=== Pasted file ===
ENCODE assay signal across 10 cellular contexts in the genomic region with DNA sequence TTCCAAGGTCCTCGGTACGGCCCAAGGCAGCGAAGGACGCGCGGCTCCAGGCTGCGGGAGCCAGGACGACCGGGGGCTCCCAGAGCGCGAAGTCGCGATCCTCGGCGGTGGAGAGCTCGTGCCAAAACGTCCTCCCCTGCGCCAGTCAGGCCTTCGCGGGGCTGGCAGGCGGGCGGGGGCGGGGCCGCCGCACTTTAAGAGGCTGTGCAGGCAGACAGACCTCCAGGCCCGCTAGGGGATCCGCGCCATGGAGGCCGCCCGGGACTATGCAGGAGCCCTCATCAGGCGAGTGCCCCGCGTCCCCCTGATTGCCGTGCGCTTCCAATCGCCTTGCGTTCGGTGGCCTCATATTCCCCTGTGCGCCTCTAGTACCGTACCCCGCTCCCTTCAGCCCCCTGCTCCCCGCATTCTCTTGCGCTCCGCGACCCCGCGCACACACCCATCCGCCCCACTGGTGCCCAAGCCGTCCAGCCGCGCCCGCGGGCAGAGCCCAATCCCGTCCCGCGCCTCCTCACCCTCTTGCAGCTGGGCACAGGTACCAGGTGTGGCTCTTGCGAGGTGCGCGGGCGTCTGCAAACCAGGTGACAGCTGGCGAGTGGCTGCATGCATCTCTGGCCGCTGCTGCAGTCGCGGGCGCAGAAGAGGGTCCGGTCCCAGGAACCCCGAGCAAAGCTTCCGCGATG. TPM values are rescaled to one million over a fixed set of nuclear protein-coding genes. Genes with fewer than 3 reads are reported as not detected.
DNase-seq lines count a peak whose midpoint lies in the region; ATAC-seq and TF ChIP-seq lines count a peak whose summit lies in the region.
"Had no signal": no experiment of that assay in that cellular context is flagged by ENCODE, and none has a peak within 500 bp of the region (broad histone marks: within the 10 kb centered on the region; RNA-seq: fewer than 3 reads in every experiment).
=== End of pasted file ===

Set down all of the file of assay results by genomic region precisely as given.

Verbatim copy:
ENCODE assay signal across 10 cellular contexts in the genomic region with DNA sequence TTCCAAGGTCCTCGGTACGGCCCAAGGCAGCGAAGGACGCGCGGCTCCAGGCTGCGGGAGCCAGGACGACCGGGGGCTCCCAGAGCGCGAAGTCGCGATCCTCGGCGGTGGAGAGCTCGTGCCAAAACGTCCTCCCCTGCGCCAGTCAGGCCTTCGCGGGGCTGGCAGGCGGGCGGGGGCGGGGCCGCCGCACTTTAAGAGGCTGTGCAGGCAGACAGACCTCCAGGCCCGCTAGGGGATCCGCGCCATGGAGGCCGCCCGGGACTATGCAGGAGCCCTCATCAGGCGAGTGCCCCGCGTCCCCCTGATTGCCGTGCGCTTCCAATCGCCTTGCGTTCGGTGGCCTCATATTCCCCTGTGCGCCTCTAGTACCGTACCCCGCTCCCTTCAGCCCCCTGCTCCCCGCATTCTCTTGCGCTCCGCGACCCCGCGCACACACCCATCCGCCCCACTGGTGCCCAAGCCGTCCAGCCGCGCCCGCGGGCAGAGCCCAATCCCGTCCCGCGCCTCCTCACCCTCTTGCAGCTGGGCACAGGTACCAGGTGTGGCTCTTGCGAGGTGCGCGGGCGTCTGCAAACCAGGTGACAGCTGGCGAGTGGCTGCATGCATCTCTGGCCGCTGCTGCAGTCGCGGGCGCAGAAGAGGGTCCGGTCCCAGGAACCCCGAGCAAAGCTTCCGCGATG. TPM values are rescaled to one million over a fixed set of nuclear protein-coding genes. Genes with fewer than 3 reads are reported as not detected.
DNase-seq lines count a peak whose midpoint lies in the region; ATAC-seq and TF ChIP-seq lines count a peak whose summit lies in the region.
"Had no signal": no experiment of that assay in that cellular context is flagged by ENCODE, and none has a peak within 500 bp of the region (broad histone marks: within the 10 kb centered on the region; RNA-seq: fewer than 3 reads in every experiment).